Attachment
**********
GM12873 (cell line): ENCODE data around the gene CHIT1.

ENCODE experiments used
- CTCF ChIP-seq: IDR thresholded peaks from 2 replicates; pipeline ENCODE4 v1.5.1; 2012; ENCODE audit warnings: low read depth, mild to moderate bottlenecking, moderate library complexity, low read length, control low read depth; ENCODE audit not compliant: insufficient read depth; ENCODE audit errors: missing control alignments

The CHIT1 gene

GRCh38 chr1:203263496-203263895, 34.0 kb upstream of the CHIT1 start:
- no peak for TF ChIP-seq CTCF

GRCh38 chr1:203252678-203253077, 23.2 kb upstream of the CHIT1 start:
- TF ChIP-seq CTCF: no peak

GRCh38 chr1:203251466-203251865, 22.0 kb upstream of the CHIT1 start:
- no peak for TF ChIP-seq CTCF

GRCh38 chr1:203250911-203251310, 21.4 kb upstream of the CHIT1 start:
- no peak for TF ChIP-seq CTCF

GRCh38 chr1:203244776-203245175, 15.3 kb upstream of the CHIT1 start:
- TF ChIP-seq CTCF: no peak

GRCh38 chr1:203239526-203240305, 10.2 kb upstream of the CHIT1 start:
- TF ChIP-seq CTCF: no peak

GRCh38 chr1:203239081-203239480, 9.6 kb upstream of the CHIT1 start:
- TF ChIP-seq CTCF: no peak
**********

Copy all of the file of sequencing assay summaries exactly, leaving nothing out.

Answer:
GM12873 (cell line): ENCODE data around the gene CHIT1.

ENCODE experiments used
- CTCF ChIP-seq: IDR thresholded peaks from 2 replicates; pipeline ENCODE4 v1.5.1; 2012; ENCODE audit warnings: low read depth, mild to moderate bottlenecking, moderate library complexity, low read length, control low read depth; ENCODE audit not compliant: insufficient read depth; ENCODE audit errors: missing control alignments

The CHIT1 gene

GRCh38 chr1:203263496-203263895, 34.0 kb upstream of the CHIT1 start:
- no peak for TF ChIP-seq CTCF

GRCh38 chr1:203252678-203253077, 23.2 kb upstream of the CHIT1 start:
- TF ChIP-seq CTCF: no peak

GRCh38 chr1:203251466-203251865, 22.0 kb upstream of the CHIT1 start:
- no peak for TF ChIP-seq CTCF

GRCh38 chr1:203250911-203251310, 21.4 kb upstream of the CHIT1 start:
- no peak for TF ChIP-seq CTCF

GRCh38 chr1:203244776-203245175, 15.3 kb upstream of the CHIT1 start:
- TF ChIP-seq CTCF: no peak

GRCh38 chr1:203239526-203240305, 10.2 kb upstream of the CHIT1 start:
- TF ChIP-seq CTCF: no peak

GRCh38 chr1:203239081-203239480, 9.6 kb upstream of the CHIT1 start:
- TF ChIP-seq CTCF: no peak